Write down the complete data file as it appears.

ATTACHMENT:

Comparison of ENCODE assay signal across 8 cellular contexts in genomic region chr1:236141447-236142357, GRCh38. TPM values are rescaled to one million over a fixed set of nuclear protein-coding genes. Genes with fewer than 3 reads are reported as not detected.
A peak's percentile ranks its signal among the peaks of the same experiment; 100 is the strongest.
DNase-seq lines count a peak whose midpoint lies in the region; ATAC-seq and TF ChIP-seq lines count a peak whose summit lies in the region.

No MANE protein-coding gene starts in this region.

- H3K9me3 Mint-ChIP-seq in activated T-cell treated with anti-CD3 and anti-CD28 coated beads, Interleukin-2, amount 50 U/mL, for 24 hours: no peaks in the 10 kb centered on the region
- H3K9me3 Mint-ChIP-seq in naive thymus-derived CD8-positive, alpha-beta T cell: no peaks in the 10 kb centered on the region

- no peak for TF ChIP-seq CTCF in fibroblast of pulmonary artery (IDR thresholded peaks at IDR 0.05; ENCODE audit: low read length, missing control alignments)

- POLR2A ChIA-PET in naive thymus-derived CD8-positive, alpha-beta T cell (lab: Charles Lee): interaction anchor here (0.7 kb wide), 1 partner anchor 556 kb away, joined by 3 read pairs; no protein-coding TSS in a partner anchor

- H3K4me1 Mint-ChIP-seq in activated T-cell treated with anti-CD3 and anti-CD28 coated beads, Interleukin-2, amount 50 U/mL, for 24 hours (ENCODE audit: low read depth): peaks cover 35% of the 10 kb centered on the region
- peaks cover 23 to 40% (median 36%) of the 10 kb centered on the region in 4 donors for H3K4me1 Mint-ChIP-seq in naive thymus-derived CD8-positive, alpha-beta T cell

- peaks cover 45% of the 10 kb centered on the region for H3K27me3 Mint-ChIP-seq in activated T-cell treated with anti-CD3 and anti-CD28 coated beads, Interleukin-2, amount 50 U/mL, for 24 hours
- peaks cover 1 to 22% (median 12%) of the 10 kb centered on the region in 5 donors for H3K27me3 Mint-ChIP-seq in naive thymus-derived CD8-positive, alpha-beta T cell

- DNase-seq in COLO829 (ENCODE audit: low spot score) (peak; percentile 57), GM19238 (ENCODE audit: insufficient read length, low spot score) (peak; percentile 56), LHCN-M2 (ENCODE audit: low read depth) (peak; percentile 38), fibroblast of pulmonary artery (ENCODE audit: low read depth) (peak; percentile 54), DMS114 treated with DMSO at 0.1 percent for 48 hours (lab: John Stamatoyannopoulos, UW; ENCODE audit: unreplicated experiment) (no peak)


Comparison of ENCODE assay signal across 8 cellular contexts in genomic region chr1:236141447-236142357, GRCh38. TPM values are rescaled to one million over a fixed set of nuclear protein-coding genes. Genes with fewer than 3 reads are reported as not detected.
A peak's percentile ranks its signal among the peaks of the same experiment; 100 is the strongest.
DNase-seq lines count a peak whose midpoint lies in the region; ATAC-seq and TF ChIP-seq lines count a peak whose summit lies in the region.

No MANE protein-coding gene starts in this region.

- H3K9me3 Mint-ChIP-seq in activated T-cell treated with anti-CD3 and anti-CD28 coated beads, Interleukin-2, amount 50 U/mL, for 24 hours: no peaks in the 10 kb centered on the region
- H3K9me3 Mint-ChIP-seq in naive thymus-derived CD8-positive, alpha-beta T cell: no peaks in the 10 kb centered on the region

- no peak for TF ChIP-seq CTCF in fibroblast of pulmonary artery (IDR thresholded peaks at IDR 0.05; ENCODE audit: low read length, missing control alignments)

- POLR2A ChIA-PET in naive thymus-derived CD8-positive, alpha-beta T cell (lab: Charles Lee): interaction anchor here (0.7 kb wide), 1 partner anchor 556 kb away, joined by 3 read pairs; no protein-coding TSS in a partner anchor

- H3K4me1 Mint-ChIP-seq in activated T-cell treated with anti-CD3 and anti-CD28 coated beads, Interleukin-2, amount 50 U/mL, for 24 hours (ENCODE audit: low read depth): peaks cover 35% of the 10 kb centered on the region
- peaks cover 23 to 40% (median 36%) of the 10 kb centered on the region in 4 donors for H3K4me1 Mint-ChIP-seq in naive thymus-derived CD8-positive, alpha-beta T cell

- peaks cover 45% of the 10 kb centered on the region for H3K27me3 Mint-ChIP-seq in activated T-cell treated with anti-CD3 and anti-CD28 coated beads, Interleukin-2, amount 50 U/mL, for 24 hours
- peaks cover 1 to 22% (median 12%) of the 10 kb centered on the region in 5 donors for H3K27me3 Mint-ChIP-seq in naive thymus-derived CD8-positive, alpha-beta T cell

- DNase-seq in COLO829 (ENCODE audit: low spot score) (peak; percentile 57), GM19238 (ENCODE audit: insufficient read length, low spot score) (peak; percentile 56), LHCN-M2 (ENCODE audit: low read depth) (peak; percentile 38), fibroblast of pulmonary artery (ENCODE audit: low read depth) (peak; percentile 54), DMS114 treated with DMSO at 0.1 percent for 48 hours (lab: John Stamatoyannopoulos, UW; ENCODE audit: unreplicated experiment) (no peak)